Defamation is where something is said to a third party which seriously damages or is likely to seriously damage the claimant’s reputation. This is either libel, where the words complained of are in writing or broadcast on TV and radio or other electronic media, or it is slander which is the spoken word. The main defences to defamation are truth, honest comment, and privilege.
Truth means that the defendant can show that the words complained of were true or substantially true. Honest comment concerns an expression of opinion on a matter of public interest or concern. Although comment, the statement must be based on facts not untruths.
A defence of privilege can be absolute or qualified. Absolute privilege is an absolute defence which covers things like fair, accurate and contemporaneous reports of legal proceedings, statements made in Parliament, statements about criminal behaviour made to the police, and communications between a solicitor and client. This defence can extend to certain professional conduct proceedings.
Qualified privilege is a defence where the defendant has said something that, although untrue, was said when the defendant was acting under some legal, moral or social duty to make the statement, and the person receiving the information had a legitimate interest in receiving it. Examples are statements made in the employment context in disciplinary or performance review procedures or whistle blowing, or statements made by professionals or officials in the course of their duties. A defence of qualified privilege can be overcome by the claimant showing that the defendant was aware of or reckless as to the untruth of the statement, or had an improper motive in making it.
Malicious falsehood is where a false statement is made maliciously by the defendant which either causes or is likely to cause financial loss to the claimant. “Malicious” means that the defendant knew that the statement was false or did not care whether it was true. The statement does not have to cause damage to the claimant’s reputation. The claimant has to prove the statement was false, was made maliciously, and caused or was likely to cause financial loss.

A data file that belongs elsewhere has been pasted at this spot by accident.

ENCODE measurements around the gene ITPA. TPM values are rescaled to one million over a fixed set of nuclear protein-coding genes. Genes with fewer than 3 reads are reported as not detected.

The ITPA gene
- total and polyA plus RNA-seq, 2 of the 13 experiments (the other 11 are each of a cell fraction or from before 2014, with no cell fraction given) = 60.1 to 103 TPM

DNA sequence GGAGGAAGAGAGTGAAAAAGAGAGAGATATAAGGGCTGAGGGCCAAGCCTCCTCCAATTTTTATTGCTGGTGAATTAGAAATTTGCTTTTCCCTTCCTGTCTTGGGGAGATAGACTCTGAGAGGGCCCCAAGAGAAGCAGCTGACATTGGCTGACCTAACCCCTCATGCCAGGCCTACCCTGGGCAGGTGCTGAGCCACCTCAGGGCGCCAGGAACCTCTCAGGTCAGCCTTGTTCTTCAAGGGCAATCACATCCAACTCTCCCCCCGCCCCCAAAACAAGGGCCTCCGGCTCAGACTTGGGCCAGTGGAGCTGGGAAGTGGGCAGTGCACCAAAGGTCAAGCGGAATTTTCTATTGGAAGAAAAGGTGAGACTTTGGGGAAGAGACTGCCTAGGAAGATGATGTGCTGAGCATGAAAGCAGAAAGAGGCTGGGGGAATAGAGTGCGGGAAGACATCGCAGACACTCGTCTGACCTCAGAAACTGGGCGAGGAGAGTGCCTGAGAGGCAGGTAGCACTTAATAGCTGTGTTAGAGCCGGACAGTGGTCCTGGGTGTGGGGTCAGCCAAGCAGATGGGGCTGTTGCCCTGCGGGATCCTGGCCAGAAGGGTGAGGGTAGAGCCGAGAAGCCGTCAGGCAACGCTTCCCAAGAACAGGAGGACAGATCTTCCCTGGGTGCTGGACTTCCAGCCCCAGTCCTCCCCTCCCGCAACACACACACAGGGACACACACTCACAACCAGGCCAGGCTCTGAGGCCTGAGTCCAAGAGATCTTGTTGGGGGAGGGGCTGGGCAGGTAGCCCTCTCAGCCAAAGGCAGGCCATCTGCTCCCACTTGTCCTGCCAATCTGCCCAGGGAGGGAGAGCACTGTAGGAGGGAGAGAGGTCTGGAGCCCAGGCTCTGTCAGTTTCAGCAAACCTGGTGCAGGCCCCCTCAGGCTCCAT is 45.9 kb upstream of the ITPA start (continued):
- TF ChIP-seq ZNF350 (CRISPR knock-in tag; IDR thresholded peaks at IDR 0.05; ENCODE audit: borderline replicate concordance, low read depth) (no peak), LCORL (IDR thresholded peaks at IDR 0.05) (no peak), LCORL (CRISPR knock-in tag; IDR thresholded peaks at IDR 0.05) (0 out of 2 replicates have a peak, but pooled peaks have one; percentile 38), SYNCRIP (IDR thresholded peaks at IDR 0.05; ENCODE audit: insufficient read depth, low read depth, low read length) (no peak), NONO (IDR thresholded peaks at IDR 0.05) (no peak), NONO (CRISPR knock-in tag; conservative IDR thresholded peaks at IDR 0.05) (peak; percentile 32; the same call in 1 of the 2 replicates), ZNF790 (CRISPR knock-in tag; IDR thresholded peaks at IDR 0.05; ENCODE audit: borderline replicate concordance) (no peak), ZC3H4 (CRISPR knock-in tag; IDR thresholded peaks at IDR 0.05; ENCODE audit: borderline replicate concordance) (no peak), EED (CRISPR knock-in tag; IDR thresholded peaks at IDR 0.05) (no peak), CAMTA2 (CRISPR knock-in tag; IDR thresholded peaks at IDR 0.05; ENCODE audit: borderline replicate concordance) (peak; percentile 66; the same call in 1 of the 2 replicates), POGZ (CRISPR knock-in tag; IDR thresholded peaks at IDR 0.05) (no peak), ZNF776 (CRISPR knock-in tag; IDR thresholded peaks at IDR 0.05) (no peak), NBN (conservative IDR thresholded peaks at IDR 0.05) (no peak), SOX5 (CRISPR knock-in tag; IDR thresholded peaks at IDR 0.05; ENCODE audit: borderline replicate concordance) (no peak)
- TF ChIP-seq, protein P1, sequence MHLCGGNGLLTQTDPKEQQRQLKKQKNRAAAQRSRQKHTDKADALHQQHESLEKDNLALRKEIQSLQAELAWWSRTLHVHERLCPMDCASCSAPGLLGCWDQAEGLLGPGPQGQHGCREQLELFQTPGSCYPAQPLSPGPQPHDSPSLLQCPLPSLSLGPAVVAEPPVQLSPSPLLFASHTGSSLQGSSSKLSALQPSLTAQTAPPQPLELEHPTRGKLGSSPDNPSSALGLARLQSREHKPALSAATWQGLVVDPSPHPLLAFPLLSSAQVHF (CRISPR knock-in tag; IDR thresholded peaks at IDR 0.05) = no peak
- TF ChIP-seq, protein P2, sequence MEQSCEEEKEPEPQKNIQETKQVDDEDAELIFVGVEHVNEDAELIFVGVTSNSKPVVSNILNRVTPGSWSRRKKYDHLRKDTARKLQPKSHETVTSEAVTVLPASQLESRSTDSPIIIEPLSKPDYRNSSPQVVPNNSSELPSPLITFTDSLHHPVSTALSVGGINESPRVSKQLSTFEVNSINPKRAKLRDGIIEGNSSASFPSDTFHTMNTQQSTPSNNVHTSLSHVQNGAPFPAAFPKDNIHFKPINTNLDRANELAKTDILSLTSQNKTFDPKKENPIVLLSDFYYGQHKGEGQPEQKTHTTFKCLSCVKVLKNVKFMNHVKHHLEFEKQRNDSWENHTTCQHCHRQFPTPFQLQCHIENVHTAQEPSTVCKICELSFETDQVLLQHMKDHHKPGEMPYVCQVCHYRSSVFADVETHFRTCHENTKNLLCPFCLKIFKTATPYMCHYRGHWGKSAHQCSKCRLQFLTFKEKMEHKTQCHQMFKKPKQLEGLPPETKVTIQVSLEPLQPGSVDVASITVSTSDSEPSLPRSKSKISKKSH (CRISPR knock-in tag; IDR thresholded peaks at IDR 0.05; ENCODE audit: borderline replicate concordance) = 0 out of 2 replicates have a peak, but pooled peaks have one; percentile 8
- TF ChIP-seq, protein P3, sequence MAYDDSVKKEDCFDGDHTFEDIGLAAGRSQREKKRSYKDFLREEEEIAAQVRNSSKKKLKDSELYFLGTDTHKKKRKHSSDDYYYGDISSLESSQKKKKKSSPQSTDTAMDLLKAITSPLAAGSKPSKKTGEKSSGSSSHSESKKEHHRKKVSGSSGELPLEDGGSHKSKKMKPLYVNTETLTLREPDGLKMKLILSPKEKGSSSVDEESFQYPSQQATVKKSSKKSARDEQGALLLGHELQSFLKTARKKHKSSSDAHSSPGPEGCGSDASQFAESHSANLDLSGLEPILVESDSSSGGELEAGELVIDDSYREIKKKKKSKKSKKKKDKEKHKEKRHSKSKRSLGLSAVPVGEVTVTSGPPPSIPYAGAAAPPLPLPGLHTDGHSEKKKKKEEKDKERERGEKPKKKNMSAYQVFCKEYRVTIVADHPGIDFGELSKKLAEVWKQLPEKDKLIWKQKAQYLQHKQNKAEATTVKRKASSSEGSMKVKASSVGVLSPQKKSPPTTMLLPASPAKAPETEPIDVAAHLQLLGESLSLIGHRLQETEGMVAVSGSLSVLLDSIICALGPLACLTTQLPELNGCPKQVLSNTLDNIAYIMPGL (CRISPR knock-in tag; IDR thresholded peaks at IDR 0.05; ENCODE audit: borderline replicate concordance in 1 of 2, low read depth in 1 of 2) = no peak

There is generally a one year time limit to commence legal proceedings at court alleging defamation or malicious falsehood which runs from the date the words complained of were first published.
Be careful when considering a claim as they can be very expensive to run. A good chance of success is essential along with the necessary financial arrangements to do so. Such arrangements can include legal expenses insurance, sometimes included within house and building contents insurance, however, such policies often exclude defamation claims from cover. There are usually time limits to apply for the insurance cover, typically 180 days. Another arrangement – the solicitor is willing to act on the claim on a conditional fee agreement (otherwise called “no-win, no-fee”).
Not every untrue statement gives rise to a viable claim. The damage or potential damage has to be serious and you will need the financial means to bring a claim. Legal proceedings should always be seen as the last resort. You should consider whether there are other quicker, cheaper and more effective ways of dealing with the problem.
Consider your own personal situation carefully. If, for example, something damaging was said about you in the employment context, you might be able to bring a grievance or, possibly an employment tribunal claim if the words complained of amounted to discrimination or harassment against you. Many disputes can be resolved by means of a solicitor’s letter.
Pattinson & Brewer solicitors work with precision, focus and dedication and are uncompromising when it comes to protecting individuals’ rights.
If you believe you have a claim please complete our Contact Us form at the top of the page or call 0800 988 077.
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